Cyberattack Threats: Spot & Prevent Them Now

Sep 6, 2021

Cyberattack threats and trends are constantly evolving. As much as organizations strive to protect themselves, it remains difficult to stay on top of the many malicious threats which continue to grow in severity and frequency.

A great place to start is to develop an overall awareness of cyberattack risk across your organization. This will help you employ the right strategies to help avoid today’s most active threats.

Do you use the internet? It’s in the best interest of anyone who does anything online to realize that the risk of a cyberattack is real. Organizations have more to lose compared to a single user, since a network of interconnected information systems is often a more valuable target.

Attackers usually have some benefit to gain from causing a disruption on a victim’s network, but the true motives of hacking are, at times, unknown. Some criminals do so for financial gain, while others simply want to cause problems for no apparent reason.

What constitutes a cyberattack? A cyberattack is an assault launched by cybercriminals against a local network, which might disable computers, copy or steal data, or use an already breached computer as a launch pad for other attack attempts. The most active malware threats used by cybercriminals today are cryptomining, phishing, trojans and ransomware. Many of these methods are developing into more complex and even multi-staged attacks.

According to a 2021 Cisco Report on cybersecurity threat trends:

  • 86% of organizations have connected to a phishing site
  • 69% of organizations experienced some level of cryptomining
  • 50% of organizations encountered a ransomeware threat

It’s more important now than ever to understand even at the basic level, the attacker’s intent and method.

A Brief Look at Today’s Most Common Malware Cyberattacks

Cryptomining: Once hacked, the system resources are used to mine cryptocurrency. The hacker may enter by way of a malicious link (such as in an email or website ad) which loads a crypto mining code.

Phishing: Hackers trick the victim with an email that appears trustworthy but contains malicious content in a link or attachment. Once clicked or downloaded, the hacker has infected your computer.

Trojans: An umbrella term for a type of malware that, once downloaded, can take control of your computer. There are numerous kinds of Trojans, and each execute their own task – such as taking remote access of your computer, accessing your webcam, or even intercepting and controlling text messages (yes, Trojans exist for mobile phones too!)

Ransomware: Once hackers have access to your information (personal and work files, photos etc.) they encrypt those files and threaten to publish or block your access until you pay a ransom.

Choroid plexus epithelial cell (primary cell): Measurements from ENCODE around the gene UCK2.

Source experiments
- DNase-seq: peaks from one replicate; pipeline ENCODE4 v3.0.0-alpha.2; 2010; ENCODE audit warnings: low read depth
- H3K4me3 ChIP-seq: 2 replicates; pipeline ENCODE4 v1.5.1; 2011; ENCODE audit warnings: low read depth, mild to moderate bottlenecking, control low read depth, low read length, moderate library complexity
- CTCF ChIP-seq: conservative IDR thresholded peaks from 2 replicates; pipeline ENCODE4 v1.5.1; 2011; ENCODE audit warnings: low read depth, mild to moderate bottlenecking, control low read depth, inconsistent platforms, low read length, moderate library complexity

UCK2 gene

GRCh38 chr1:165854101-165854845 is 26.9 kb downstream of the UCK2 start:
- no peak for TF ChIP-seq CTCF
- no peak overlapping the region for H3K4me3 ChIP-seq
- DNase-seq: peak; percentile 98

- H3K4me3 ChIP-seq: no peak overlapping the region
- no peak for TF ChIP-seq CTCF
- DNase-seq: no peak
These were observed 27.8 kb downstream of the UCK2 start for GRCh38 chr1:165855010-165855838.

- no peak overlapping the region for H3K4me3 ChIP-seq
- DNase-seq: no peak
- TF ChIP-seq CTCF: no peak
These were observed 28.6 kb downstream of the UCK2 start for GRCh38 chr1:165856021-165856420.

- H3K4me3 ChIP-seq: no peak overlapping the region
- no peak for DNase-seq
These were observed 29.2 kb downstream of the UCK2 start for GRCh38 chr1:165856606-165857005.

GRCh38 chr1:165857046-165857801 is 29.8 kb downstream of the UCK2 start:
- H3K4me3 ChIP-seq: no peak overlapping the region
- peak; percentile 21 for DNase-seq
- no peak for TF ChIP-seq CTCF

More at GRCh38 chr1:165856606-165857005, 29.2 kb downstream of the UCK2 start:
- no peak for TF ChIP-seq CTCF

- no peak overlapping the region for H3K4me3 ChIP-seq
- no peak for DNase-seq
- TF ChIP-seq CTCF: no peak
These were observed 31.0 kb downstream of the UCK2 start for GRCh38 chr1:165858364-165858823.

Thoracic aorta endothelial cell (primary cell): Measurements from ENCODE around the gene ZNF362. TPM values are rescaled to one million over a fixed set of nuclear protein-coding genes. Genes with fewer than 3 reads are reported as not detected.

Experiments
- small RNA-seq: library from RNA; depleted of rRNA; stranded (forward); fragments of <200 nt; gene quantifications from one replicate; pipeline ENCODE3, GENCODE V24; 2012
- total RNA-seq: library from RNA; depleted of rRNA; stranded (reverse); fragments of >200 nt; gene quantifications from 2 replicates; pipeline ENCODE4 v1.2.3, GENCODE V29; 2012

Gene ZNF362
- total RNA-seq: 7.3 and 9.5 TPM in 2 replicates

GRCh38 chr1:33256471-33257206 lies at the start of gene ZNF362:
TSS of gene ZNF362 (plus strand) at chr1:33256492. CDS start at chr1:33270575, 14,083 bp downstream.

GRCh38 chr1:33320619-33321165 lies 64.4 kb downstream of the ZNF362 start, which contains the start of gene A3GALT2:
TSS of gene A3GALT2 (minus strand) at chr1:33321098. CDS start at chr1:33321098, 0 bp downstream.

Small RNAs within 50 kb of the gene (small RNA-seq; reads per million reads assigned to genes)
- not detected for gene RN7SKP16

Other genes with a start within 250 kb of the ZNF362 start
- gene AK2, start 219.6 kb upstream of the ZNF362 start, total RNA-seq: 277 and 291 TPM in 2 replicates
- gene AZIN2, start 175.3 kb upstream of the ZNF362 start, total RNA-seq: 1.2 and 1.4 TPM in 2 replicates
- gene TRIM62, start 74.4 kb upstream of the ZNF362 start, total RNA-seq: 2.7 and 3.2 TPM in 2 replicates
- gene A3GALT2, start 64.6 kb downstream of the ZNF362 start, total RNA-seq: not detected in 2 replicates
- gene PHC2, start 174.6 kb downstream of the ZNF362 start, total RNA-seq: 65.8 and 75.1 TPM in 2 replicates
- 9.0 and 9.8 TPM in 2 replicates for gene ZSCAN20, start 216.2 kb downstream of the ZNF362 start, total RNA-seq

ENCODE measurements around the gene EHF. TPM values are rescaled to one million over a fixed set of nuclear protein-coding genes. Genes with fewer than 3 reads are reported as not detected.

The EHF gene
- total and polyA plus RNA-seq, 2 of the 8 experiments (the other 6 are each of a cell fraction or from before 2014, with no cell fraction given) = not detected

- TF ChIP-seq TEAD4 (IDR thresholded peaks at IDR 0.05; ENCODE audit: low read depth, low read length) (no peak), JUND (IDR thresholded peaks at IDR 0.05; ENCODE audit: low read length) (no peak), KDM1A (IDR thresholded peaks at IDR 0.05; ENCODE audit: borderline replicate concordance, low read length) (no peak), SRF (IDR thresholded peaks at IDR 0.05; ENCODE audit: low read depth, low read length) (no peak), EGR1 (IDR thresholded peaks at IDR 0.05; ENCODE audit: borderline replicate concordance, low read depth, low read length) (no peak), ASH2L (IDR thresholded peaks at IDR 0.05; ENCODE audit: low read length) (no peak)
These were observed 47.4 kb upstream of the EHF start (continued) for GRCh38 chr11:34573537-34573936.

Proactive Prevention – Things to Implement Now:

Monitor Events in Your Company’s Infrastructure

An effective method of detecting cyberattacks is monitoring and analyzing every event in the company’s infrastructure – this applies to anything that happened before and after a hack has occurred.

Cybercriminals will typically try to establish a connection with the command-and-control server to start moving through the network. If they are executing these commands within the same computer, then by good fortune, these actions will leave traces in network traffic. By carefully analyzing infrastructure events and running reports, a cyber threat can be traced and identified.

Purchase Iterations of Your Website’s URL 

Purchasing various iterations (.com, .ca, .net, .ac, etc.) of your website, along with different naming conventions, is extremely worthwhile and can help prevent your risk of a cyberattack. Without the iterations belonging to you, online criminals may devise a sophisticated, multi-pronged hack by establishing a dummy website where your clients are funneled – instead of going to you!

What could an attack like this look like? Hackers will use the fake website to gather usernames, passwords, sensitive data and so on. This can lead to funds and confidential information being stolen, since your clients are tricked into providing their credentials to a false website. From here, the hackers can conduct business (on the real website) as if they were the user.

Hackers have the skills and time to create exact replicas of a website’s many pages – not just the homepage. What’s more, these criminals have been known to not only create a convincing dummy website, but also go as far as to purchase an SSL certificate, which further tricks anyone on the page into believing the website is in fact ‘secure’. They may even buy a google ad for the fake website, so they come up on top of a google search in the ads section.